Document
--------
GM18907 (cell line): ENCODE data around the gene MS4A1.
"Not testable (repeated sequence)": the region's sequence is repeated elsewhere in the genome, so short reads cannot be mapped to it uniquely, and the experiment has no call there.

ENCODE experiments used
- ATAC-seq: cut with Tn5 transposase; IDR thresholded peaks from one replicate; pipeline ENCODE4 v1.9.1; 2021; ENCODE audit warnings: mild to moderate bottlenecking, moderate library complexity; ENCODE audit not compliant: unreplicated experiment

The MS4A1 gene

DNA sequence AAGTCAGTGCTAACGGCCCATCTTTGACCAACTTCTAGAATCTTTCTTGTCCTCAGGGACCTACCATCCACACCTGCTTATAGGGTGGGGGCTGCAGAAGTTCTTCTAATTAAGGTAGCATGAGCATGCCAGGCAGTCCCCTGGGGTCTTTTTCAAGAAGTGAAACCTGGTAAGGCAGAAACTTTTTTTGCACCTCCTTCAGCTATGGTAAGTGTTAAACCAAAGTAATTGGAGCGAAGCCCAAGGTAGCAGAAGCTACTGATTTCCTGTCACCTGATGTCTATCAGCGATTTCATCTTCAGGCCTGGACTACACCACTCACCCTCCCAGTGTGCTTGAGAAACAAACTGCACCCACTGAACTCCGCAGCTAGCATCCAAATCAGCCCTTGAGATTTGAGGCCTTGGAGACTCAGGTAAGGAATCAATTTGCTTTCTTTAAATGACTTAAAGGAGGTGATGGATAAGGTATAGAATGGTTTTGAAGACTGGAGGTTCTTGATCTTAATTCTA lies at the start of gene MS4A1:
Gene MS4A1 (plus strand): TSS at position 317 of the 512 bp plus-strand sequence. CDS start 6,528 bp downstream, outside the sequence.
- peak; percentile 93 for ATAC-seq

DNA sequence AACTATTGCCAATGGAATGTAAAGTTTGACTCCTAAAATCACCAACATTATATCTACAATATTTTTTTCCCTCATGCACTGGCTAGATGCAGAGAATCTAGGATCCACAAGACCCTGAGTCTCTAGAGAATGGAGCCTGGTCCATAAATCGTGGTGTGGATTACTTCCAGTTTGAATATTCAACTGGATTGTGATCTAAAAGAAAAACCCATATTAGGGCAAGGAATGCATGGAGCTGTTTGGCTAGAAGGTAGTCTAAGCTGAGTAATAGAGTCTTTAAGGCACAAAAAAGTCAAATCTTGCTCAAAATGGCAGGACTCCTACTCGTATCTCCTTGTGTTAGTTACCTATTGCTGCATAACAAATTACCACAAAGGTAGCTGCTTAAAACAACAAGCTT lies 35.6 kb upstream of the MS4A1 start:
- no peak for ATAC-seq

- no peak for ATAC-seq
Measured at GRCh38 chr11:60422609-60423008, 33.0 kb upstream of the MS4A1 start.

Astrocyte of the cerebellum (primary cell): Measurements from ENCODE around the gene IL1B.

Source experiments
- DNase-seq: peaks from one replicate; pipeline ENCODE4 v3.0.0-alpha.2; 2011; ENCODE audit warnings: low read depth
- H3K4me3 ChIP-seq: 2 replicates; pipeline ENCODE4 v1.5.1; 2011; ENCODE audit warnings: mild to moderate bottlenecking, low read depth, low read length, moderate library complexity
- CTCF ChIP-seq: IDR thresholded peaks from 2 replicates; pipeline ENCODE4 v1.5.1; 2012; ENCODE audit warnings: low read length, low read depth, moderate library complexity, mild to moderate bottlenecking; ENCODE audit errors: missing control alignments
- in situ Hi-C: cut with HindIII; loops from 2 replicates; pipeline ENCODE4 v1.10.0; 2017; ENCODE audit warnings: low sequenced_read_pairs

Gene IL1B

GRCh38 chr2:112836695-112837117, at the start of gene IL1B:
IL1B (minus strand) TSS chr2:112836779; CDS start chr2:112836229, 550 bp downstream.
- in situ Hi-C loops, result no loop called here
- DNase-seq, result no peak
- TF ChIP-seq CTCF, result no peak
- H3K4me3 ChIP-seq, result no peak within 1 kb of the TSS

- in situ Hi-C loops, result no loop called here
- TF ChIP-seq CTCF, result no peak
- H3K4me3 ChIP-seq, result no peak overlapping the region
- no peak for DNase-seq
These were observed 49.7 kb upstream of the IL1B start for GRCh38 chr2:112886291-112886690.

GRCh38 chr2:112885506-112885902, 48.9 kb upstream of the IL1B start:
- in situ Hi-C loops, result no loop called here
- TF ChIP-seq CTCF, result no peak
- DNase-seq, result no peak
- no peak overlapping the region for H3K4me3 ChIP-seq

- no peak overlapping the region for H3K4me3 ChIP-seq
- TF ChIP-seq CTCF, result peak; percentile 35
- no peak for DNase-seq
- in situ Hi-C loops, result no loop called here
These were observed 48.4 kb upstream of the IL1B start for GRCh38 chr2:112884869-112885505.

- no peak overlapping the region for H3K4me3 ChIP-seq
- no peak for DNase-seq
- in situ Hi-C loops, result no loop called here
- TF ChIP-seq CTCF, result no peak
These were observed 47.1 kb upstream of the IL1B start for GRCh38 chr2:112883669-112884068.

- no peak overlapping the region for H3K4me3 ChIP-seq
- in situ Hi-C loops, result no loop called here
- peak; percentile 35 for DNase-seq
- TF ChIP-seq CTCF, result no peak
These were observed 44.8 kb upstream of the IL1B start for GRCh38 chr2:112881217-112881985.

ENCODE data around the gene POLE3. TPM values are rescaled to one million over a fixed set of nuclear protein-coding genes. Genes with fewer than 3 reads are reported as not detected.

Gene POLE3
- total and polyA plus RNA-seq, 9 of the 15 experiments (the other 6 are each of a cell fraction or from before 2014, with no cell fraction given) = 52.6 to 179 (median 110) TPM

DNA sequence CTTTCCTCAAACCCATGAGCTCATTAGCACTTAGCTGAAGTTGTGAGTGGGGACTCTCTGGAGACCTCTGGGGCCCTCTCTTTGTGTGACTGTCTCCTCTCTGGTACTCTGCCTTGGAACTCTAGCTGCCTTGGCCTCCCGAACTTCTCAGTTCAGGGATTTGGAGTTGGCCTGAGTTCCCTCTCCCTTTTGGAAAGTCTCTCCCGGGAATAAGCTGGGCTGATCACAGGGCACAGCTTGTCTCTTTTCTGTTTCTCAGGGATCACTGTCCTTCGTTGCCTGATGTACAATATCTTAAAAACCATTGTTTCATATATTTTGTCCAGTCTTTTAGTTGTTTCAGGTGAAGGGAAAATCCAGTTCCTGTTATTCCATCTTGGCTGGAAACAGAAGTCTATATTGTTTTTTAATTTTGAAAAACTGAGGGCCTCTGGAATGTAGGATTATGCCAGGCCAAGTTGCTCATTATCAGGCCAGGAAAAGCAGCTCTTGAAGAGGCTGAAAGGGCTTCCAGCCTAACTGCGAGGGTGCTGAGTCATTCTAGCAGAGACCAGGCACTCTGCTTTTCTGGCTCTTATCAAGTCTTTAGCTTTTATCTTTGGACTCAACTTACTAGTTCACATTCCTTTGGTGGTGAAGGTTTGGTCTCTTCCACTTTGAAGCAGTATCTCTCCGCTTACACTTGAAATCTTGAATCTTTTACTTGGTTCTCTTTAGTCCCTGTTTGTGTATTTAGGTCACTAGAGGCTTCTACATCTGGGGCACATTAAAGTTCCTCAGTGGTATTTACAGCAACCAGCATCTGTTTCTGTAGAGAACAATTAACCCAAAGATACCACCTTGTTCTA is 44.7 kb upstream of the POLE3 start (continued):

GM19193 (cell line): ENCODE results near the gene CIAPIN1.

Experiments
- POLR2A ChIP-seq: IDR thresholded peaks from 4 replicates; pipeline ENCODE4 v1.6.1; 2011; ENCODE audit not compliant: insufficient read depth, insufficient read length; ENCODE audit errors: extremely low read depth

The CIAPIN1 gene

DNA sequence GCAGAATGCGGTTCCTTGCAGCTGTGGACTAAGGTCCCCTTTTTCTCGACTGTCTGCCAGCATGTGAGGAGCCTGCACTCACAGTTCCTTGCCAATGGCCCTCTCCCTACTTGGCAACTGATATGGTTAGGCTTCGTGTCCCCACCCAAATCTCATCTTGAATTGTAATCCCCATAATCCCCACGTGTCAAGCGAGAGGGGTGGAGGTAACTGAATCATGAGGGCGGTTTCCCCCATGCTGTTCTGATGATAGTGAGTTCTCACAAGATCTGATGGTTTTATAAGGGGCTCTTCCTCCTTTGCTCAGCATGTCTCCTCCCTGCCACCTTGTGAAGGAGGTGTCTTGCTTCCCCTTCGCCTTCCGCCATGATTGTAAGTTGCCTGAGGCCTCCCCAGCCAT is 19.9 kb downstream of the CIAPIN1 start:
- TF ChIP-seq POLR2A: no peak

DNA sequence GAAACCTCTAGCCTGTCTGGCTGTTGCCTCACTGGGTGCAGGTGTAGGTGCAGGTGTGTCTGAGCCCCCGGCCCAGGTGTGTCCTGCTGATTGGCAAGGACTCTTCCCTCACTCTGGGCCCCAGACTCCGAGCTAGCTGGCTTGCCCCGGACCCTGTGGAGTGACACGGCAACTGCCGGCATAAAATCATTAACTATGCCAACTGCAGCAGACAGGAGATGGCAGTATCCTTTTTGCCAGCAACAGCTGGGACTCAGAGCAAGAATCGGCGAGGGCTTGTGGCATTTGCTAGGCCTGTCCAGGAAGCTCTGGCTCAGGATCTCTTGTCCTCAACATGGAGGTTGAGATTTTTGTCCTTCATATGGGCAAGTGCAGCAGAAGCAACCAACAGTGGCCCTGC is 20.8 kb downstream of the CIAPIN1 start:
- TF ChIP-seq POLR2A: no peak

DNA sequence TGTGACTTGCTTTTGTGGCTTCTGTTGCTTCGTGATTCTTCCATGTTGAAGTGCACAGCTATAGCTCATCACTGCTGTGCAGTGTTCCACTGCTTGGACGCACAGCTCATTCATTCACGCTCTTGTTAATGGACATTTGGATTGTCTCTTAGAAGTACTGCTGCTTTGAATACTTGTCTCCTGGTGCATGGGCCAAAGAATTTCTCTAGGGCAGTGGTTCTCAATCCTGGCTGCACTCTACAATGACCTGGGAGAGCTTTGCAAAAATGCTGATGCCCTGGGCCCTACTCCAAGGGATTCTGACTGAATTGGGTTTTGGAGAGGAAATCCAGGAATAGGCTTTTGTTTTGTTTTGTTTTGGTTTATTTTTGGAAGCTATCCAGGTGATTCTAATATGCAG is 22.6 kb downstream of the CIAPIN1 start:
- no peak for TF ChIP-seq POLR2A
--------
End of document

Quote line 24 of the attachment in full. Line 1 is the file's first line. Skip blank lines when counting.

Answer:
- TF ChIP-seq CTCF, result no peak